For the most part, Ryne does really well academically. He had no problem learning to read and even does pretty well with comprehension (an area in which many kids on the spectrum really struggle). When we first started homeschooling, I worried whether he'd understand grammar, but with the help of First Language Lessons he's doing great. His handwriting has improved dramatically since he started learning cursive. In fact, for the last year he's been obsessive-compulsive with his love for cursive handwriting. But math has been another story.

Ryne has an incredible ability to memorize -- songs, poems, Bible verses, books, commercials on TV, you name it. Except for math facts. Before he even started kindergarten he had started memorizing some basic facts with ease. But in first grade he started struggling. It was half-way through first grade when we started homeschooling, and I was shocked to learn he hardly knew any of his addition facts. I hadn't realized how much he was struggling.

When we lived in Chicago, Anna went to kindergarten and 1st grade at Christian Liberty Academy, home of the big homeschool supplier Christian Liberty Press. It was a wonderful school in so many ways, so as we jumped into homeschooling I was attracted to many of CLP's offerings, including their math curriculum (It's called Liberty Mathematics and is only for grades K - 1). They had an unusual method for teaching addition and subtraction facts, but it worked wonderfully for Anna. Naturally, I figured it would work well for Ryne too. Long story short, it did not work. We also tried Horizons, which a family at our church has used with great success, but Ryne just seemed lost. So I just started printing worksheets off the Internet and did lots of flashcards with him until I figured out what to do next. We made a tiny bit of progress, but more often than not our math sessions would end in frustration.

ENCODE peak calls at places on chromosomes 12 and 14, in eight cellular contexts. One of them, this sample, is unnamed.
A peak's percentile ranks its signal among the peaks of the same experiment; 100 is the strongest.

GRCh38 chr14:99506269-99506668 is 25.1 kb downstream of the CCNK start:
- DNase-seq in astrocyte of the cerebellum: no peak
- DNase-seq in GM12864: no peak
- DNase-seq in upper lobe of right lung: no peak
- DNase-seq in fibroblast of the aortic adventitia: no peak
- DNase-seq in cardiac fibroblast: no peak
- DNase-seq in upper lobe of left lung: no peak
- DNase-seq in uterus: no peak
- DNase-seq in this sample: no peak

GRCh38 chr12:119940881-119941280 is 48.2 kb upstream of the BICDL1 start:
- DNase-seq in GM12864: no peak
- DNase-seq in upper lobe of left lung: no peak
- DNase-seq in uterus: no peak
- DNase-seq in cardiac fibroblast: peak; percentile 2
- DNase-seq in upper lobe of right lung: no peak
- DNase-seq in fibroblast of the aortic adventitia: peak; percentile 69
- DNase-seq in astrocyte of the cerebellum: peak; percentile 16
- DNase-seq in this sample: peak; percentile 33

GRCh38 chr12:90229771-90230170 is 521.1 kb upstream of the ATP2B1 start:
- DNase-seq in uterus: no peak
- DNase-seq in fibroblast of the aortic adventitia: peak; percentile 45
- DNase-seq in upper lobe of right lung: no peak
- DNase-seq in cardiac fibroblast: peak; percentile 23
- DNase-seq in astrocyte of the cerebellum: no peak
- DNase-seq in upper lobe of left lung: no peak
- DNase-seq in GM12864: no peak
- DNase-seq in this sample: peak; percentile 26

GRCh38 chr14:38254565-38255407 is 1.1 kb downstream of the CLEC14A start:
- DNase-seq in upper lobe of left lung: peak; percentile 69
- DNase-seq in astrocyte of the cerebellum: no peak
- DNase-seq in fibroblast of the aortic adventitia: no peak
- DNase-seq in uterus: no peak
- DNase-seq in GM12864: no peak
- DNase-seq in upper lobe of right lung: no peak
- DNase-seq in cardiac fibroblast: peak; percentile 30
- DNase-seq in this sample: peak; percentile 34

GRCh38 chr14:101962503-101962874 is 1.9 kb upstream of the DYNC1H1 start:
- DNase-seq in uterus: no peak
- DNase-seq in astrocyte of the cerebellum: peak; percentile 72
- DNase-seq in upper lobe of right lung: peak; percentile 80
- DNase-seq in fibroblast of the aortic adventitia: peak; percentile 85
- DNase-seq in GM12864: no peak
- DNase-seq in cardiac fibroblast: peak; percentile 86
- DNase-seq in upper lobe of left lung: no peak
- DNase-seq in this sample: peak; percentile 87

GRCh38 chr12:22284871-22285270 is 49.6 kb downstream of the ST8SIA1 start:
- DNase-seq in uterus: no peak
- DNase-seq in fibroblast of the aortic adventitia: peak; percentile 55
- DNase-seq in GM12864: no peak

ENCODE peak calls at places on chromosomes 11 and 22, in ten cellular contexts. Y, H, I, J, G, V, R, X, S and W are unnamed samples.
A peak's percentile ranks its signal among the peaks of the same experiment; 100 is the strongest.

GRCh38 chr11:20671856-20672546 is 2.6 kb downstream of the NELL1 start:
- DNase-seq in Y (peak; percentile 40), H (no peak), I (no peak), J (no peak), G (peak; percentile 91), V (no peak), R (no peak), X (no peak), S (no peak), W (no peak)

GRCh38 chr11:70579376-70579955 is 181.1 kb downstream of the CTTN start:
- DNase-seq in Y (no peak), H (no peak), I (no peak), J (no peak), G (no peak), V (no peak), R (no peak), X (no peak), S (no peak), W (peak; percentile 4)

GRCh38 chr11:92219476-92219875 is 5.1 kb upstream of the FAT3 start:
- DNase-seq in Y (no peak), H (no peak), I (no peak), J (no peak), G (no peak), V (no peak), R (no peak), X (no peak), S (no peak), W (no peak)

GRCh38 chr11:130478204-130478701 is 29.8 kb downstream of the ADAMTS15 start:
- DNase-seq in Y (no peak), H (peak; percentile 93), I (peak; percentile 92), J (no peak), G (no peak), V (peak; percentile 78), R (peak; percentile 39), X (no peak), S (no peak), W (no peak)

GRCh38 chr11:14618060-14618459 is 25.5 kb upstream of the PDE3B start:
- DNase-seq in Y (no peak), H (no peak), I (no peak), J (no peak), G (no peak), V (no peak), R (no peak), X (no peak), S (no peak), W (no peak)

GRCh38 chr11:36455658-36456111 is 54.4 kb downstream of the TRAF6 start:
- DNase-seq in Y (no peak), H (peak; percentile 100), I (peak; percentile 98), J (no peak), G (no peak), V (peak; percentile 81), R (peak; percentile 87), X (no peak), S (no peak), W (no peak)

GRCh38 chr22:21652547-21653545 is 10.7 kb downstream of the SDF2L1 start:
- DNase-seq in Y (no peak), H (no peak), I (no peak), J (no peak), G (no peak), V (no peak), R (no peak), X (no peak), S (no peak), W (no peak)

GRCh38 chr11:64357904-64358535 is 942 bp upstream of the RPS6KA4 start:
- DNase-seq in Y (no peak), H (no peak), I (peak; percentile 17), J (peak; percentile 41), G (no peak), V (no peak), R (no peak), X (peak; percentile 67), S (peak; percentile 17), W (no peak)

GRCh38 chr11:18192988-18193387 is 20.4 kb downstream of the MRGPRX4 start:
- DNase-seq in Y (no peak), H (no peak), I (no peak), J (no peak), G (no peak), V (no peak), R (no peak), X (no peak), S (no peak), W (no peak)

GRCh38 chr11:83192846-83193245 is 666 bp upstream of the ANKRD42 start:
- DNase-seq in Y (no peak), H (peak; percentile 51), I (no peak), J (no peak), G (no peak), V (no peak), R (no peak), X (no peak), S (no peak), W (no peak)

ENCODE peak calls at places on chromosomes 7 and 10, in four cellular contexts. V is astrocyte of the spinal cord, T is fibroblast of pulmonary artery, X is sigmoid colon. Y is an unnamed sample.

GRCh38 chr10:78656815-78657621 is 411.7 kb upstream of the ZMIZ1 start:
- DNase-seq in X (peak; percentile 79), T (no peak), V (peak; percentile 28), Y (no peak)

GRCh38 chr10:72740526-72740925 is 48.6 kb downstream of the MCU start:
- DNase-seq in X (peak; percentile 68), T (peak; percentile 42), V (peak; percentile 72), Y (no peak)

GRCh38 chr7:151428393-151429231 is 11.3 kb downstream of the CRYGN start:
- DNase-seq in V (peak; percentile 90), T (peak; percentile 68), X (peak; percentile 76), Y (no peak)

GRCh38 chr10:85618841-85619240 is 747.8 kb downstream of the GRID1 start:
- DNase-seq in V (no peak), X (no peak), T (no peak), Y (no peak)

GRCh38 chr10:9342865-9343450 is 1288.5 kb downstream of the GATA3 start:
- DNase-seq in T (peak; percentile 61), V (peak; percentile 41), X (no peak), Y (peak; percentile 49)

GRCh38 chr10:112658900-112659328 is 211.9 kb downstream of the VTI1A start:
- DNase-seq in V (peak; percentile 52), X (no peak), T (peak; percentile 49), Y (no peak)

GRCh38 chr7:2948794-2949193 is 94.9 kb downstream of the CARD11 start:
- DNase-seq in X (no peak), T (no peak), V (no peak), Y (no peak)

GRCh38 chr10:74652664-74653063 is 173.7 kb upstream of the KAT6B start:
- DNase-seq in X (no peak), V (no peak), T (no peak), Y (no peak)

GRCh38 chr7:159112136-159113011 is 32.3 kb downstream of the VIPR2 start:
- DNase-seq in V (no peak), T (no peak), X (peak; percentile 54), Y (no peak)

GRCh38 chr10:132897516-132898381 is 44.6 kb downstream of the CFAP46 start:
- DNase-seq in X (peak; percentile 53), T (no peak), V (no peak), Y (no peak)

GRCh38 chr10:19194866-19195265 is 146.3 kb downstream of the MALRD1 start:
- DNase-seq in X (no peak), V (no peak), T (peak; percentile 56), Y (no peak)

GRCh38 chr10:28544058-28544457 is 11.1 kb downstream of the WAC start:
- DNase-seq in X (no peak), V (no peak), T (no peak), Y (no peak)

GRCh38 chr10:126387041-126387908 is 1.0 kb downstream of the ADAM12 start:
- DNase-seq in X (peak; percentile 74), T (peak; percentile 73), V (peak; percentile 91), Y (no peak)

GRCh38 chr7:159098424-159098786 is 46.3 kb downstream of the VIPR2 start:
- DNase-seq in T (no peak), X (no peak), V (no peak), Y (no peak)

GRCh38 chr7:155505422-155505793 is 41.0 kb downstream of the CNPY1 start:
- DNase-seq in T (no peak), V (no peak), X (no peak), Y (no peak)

And then we tried Math U See. MUS is different than many math curriculum in that it follows a mastery approach rather than a spiral approach, meaning you stick with something until you know it rather than touching on one thing and then moving on to another and another until you have "spiraled" back around to build on what you previously learned. When Anna was in third grade at another Christian school, they used a spiral-type math curriculum. I spent some time tutoring a few of her classmates in math for the first semester and quickly realized that a spiral approach just does not work for some kids. Anna had no problem with it, although she often complained about having to learn something new every day. But there were a few boys who really struggled. When I would arrive for tutoring, the teacher would tell me, "[Name] is really struggling with long division, so work on that with him." We'd work through some problems together, but it turned out long division was never really the problem. Each of the boys understood the steps perfectly. But they didn't know how to multiply or subtract, even simple problems like 5 - 3. When I explained this to the teacher, she made a comment about that being the downside to a spiral approach (the first time I had heard the term). So this is the reason why I agonized over Ryne learning his facts, and why MUS was so appealing once I discovered it.